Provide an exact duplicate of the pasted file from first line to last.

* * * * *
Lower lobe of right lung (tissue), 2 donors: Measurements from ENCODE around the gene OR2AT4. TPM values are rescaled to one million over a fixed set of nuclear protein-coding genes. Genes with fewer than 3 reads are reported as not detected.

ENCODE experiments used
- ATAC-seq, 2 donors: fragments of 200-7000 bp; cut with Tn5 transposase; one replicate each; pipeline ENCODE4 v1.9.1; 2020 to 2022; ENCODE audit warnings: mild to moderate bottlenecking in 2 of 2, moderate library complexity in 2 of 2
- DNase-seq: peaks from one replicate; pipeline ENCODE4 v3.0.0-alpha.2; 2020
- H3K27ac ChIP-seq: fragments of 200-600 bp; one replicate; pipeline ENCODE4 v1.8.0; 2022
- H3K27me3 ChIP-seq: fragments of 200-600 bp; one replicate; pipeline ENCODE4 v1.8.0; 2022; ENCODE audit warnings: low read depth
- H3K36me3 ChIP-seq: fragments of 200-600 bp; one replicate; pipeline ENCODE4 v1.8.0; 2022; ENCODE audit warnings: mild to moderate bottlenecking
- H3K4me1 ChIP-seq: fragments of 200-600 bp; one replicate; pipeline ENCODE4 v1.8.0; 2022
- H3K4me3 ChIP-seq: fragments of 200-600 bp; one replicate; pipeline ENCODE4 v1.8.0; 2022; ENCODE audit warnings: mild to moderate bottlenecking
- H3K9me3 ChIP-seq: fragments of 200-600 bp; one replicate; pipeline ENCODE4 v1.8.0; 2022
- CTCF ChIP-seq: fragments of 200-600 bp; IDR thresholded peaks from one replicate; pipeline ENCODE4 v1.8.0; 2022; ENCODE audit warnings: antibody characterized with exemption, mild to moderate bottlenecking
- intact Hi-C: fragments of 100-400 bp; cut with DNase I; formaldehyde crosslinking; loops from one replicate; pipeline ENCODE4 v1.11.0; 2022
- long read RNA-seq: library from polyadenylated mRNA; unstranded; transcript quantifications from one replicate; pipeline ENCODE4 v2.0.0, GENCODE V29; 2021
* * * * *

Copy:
Lower lobe of right lung (tissue), 2 donors: Measurements from ENCODE around the gene OR2AT4. TPM values are rescaled to one million over a fixed set of nuclear protein-coding genes. Genes with fewer than 3 reads are reported as not detected.

ENCODE experiments used
- ATAC-seq, 2 donors: fragments of 200-7000 bp; cut with Tn5 transposase; one replicate each; pipeline ENCODE4 v1.9.1; 2020 to 2022; ENCODE audit warnings: mild to moderate bottlenecking in 2 of 2, moderate library complexity in 2 of 2
- DNase-seq: peaks from one replicate; pipeline ENCODE4 v3.0.0-alpha.2; 2020
- H3K27ac ChIP-seq: fragments of 200-600 bp; one replicate; pipeline ENCODE4 v1.8.0; 2022
- H3K27me3 ChIP-seq: fragments of 200-600 bp; one replicate; pipeline ENCODE4 v1.8.0; 2022; ENCODE audit warnings: low read depth
- H3K36me3 ChIP-seq: fragments of 200-600 bp; one replicate; pipeline ENCODE4 v1.8.0; 2022; ENCODE audit warnings: mild to moderate bottlenecking
- H3K4me1 ChIP-seq: fragments of 200-600 bp; one replicate; pipeline ENCODE4 v1.8.0; 2022
- H3K4me3 ChIP-seq: fragments of 200-600 bp; one replicate; pipeline ENCODE4 v1.8.0; 2022; ENCODE audit warnings: mild to moderate bottlenecking
- H3K9me3 ChIP-seq: fragments of 200-600 bp; one replicate; pipeline ENCODE4 v1.8.0; 2022
- CTCF ChIP-seq: fragments of 200-600 bp; IDR thresholded peaks from one replicate; pipeline ENCODE4 v1.8.0; 2022; ENCODE audit warnings: antibody characterized with exemption, mild to moderate bottlenecking
- intact Hi-C: fragments of 100-400 bp; cut with DNase I; formaldehyde crosslinking; loops from one replicate; pipeline ENCODE4 v1.11.0; 2022
- long read RNA-seq: library from polyadenylated mRNA; unstranded; transcript quantifications from one replicate; pipeline ENCODE4 v2.0.0, GENCODE V29; 2021